An introduction to rehoming a dog
There are hundreds of dogs in the UK who are badly in need of rehoming. Every year Battersea Dogs and Cats Home cares for over 10,600 dogs and cats; the RSPCA finds dogs for around 17,000 people each year and at present the Dogs Trust have 840 dogs looking for a loving new home.
While it’s tempting to choose a puppy straight from a breeder, you might want to consider the rewarding process of rehoming one of the many dogs who end up in dogs’ homes for years.
The process of dog rehoming from an animal shelter is a bit like adoption. There are certain criteria you must meet and there are some charges involved but the grateful dog you’ll take home will love you all the more for it.
Where to find a dog
There are dog homes all over the UK making it easy for you to go and have a look around and visit your potential new dog. The Dogs Trust has 19 centres all over the UK and Battersea Dogs and Cats Home have three centres: the central London site at Battersea, at Old Windsor in Berkshire and at Brands Hatch in Kent.
Blue Cross is another well-known rescue and rehoming charity with 12 centres nationwide and there are also numerous breed specific rehoming centres.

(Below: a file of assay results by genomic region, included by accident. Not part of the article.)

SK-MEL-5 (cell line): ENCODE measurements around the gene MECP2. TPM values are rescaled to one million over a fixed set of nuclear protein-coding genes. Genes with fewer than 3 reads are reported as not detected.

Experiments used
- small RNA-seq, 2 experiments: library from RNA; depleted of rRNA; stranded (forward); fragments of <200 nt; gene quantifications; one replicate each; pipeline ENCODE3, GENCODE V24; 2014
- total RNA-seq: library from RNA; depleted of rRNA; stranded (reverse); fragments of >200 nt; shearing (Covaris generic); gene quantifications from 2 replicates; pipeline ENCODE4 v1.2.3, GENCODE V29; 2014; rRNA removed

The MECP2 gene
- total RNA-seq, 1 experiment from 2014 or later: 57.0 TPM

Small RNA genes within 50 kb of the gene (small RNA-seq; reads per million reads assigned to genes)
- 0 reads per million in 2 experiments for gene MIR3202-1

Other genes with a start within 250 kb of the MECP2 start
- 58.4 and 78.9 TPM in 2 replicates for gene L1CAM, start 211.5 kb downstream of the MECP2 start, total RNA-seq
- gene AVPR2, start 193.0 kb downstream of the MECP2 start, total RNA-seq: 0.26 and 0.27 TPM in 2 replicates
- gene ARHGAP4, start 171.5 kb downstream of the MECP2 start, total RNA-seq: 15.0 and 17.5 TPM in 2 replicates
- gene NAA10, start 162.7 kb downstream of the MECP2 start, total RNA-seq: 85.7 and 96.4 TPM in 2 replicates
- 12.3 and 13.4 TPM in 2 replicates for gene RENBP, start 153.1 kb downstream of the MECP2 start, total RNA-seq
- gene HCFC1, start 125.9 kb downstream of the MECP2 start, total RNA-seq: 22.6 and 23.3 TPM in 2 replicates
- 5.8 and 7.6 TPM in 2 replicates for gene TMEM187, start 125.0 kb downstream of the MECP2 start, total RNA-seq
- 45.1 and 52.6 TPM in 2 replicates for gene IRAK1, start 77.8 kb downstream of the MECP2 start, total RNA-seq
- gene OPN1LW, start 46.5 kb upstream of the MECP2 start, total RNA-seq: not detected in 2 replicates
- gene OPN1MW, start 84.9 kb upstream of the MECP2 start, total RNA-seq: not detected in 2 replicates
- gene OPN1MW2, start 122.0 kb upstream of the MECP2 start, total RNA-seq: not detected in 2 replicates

Most of these organisations publish images and descriptions of the dogs on their websites that they are currently rehoming so that you can consider them before you visit.
The process of rehoming a dog
The time it takes to complete the process varies in each individual case. The Dogs Trust says that the average time between your visit and taking your pet home is just eight days.
On your first visit to the centre you will discuss your requirements and what sort of dog would fit your lifestyle. For example, you would talk about how long you would expect them to be left alone for each day and how much outdoor space you have.
It’s important for the centre to know what your family is like and if you have young children, as some dogs will be better suited to this than others.
What you need to bring with you
The Dogs Trust say that you should bring any existing pets with you, along with all members of the household when visiting to make sure that everybody gets on with your new dog.
Your home may be visited to make sure that it will be a suitable home for the dog. These dogs often have unpleasant backgrounds, having either been abused or abandoned, and so the charities are conscious of finding a happy and safe place for them to spend the rest of their lives.
If you don’t own the house you live in make sure you bring identification and a letter of permission from the council, housing association or your landlord.
Before you take your new family member home you will receive some advice about dog ownership, and a final goodbye. Within 24 hours of getting home you should hear from the rehoming centre to check everything is going smoothly and the charities are always on hand to help with any needs you have in the future.